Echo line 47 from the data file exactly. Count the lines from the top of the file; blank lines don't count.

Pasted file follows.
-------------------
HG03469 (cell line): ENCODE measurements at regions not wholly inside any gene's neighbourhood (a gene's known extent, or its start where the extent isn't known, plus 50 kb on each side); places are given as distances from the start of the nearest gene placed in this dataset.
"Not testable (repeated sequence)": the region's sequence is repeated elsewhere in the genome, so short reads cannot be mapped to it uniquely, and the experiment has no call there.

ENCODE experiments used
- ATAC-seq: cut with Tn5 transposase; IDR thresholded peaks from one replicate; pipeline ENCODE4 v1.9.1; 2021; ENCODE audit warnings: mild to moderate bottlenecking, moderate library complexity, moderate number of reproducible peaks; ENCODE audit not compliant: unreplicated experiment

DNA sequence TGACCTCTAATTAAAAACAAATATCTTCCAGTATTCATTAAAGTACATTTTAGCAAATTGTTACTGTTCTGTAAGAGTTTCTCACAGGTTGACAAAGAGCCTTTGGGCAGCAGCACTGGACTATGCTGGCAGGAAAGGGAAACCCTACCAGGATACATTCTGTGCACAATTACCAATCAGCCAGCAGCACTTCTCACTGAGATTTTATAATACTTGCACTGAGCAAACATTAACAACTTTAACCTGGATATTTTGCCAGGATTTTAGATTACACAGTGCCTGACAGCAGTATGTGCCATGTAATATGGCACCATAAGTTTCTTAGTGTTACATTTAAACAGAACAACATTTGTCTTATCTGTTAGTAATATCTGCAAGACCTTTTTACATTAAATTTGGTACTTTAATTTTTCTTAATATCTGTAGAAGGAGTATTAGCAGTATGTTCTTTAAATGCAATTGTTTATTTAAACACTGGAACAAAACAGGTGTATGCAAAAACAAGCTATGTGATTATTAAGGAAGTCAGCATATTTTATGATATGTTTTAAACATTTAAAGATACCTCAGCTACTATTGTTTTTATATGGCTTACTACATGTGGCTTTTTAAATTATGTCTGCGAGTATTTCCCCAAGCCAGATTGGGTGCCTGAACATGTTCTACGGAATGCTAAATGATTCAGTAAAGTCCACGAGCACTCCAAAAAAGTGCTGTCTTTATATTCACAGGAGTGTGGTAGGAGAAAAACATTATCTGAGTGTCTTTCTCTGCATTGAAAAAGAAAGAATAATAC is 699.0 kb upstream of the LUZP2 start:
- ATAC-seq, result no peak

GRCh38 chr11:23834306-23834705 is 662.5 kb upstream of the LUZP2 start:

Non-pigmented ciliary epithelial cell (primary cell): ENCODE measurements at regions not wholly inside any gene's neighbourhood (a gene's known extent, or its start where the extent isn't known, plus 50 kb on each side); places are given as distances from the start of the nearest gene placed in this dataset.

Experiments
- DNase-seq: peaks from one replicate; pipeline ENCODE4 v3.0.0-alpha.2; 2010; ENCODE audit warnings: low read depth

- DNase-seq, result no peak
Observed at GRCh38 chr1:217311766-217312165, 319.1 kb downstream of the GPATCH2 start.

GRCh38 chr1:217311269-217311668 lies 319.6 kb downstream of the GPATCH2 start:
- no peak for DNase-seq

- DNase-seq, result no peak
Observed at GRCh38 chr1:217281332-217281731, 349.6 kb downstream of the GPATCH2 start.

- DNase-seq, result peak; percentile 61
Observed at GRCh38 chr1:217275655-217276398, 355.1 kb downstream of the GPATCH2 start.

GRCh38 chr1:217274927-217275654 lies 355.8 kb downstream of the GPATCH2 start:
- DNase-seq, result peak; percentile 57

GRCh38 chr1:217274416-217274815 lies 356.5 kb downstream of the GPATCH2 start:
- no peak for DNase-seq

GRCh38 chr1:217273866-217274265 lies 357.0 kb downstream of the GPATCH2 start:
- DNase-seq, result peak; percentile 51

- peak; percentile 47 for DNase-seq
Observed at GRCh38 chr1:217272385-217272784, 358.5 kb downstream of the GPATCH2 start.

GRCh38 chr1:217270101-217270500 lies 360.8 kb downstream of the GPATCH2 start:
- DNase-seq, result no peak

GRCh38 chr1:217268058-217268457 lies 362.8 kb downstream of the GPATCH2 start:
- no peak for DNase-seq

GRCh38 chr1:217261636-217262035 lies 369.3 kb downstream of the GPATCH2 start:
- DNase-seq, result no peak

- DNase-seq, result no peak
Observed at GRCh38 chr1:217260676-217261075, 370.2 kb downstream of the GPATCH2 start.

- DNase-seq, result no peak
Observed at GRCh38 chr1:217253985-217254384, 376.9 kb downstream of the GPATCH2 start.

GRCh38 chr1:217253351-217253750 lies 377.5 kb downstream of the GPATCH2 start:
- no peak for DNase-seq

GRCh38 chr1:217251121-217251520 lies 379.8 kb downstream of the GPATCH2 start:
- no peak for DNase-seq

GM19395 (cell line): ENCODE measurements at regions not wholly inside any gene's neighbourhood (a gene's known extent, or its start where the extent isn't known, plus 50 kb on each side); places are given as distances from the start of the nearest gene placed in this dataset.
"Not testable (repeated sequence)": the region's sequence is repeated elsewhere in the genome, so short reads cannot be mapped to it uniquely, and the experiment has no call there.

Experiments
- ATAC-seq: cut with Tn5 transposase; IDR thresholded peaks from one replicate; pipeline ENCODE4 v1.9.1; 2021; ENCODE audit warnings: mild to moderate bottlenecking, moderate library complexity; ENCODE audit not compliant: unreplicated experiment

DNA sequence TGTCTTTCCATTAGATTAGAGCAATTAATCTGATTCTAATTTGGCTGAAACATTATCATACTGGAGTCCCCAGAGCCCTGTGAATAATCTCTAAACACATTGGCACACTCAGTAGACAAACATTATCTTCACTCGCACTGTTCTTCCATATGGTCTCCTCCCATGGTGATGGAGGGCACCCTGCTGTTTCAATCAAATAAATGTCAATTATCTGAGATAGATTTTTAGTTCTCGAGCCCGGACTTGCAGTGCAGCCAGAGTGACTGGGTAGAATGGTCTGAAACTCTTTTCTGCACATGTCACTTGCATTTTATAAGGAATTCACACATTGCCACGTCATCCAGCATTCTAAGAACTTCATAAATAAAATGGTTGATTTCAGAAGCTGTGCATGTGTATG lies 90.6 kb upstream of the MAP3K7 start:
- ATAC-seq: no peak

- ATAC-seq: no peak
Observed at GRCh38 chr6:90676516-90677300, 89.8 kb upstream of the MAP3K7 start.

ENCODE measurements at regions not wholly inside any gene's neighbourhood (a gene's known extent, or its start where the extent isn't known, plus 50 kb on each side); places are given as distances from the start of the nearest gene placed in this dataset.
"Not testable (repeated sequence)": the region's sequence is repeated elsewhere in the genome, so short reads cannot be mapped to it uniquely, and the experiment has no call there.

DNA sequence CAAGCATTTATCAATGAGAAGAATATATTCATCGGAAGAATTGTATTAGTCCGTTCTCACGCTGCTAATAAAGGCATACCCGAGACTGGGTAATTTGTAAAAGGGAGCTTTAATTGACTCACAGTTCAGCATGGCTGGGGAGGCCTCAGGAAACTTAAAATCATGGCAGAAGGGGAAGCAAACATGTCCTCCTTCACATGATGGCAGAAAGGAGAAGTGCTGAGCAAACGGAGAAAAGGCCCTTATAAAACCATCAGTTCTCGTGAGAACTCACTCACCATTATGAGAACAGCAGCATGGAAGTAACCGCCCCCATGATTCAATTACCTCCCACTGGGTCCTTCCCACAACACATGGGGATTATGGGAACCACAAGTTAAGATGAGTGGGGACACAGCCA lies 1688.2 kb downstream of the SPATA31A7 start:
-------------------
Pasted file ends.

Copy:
- ATAC-seq: no peak